We often hear stories from VCs that smartly invested in an unknown start-up for it to go on and become a darling of Silicon Valley and the tech world; those legendary Unicorns.Unicorn. But what of those ones that got away? The big-hits that they missed. Like Dick Rowe of Decca who passed on the opportunity to sign up the Beatles; publishers that consigned to the waste paper bin a manuscript by Joanne Rowling about a young wizard called Harry; or William Orton of Western Union who told a despondent Alexander Graham Bell that his new gadget, the telephone, “while it is a very interesting novelty, has no commercial possibilities.”
So what great business opportunities have been missed by investors? Here are our top-5 misjudged passes!
In 2008 Airbnb founder Brian Chesky was introduced to 7 investors in Silicon Valley. They were looking to raise just $150,000 at a valuation of $1.5m. Two investors didn’t bother to reply, the other 5 rejected Airbnb. Chesky has a great blog post about this – his mantra is if you get a rejection email (or many!) don’t worry. Keep going and have faith in what you’re doing.
John Greathouse of Rincon Venture Partners goes one better than simply passing on Uber’s seed round. Despite having been repeatedly offered the chance to listen to a pitch from Travis Kalanick, Uber’s founder and CEO, he passed on not only did the $250k seed round, but on Uber’s A Round as well. Today Uber has an implied valuation of around $66B.
Greathouse has written a similarly great post, this time from the VC perspective, on why he chose to pass on the Uber opportunity and the mistakes he made. His takeaway thought – “Listen to trusted sources and take the freakin’ meeting”
Okay so it’s not one company that this leading VC firm passed on but a whole portfolio of the great and the good including eBay, Facebook, Google, PayPal, and Tesla. In 2006 Bryon Deeter, partner in Bessemer’s Menlo Park office passed on Tesla. He drove the Tesla Roadster, and even put a deposit down on the car but didn’t go for the investment. “It’s a win-win. I get a great car and some other VC pays for it!” he told his partners. Today Tesla’s market cap is $31.08B.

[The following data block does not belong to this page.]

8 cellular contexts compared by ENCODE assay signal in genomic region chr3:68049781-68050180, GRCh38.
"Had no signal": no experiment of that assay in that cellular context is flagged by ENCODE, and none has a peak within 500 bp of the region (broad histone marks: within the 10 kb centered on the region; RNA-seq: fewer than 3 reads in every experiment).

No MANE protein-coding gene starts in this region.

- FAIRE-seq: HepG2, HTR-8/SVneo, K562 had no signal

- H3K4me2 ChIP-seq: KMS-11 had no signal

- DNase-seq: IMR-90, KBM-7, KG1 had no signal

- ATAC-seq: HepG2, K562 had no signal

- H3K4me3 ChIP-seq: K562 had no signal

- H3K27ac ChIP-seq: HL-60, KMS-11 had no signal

Also worth reading is “Angel VC” Christoper Janz of Point Nine Capital on his own anti-portfolio – “A Toast to all the One We’ve Missed” – his passes including FanDuel, and Intercom.
Steve Jobs and Steve Wozniak used borrowed parts from Atari to create their first Apple home computer. Although they offered the design of their computer to Atari founder Nolan Bushnell, he was focused instead on arcade machines and the developing home console market. In 1976 Jobs approached Bushnell again – “Steve asked me if I would put $50,000 in and he would give me a third of the company. I was so smart, I said no. It’s kind of fun to think about that, when I’m not crying.” Today Apple has a market cap of $545.22B
Last but by no means least there are several stories of VCs who have passed on Google. Bessemer’s partner David Cowan for instance has his own place in BVP’s Anti-Portfolio with his failure to meet with two guys called Sergey Brin and Larry Page who had rented a garage from his college friend Susan Wojcicki.
But for a really good read on “The Worst Decision in VC History” is James Altucher’s blog post on how he turned down a little known company called Oingo that went on to be bought by Google. Having been told they could most likely acquire 20% of Oingo for $1m, the company subsequently changed its name to Applied Semantics and was was bought by Google for 1% of Google stock. Alphabet Inc, is now listed on the NASDAQ with a market capitalisation of $498B. So that $1m investment in Applied Semantics if held today would now be worth almost $1B.
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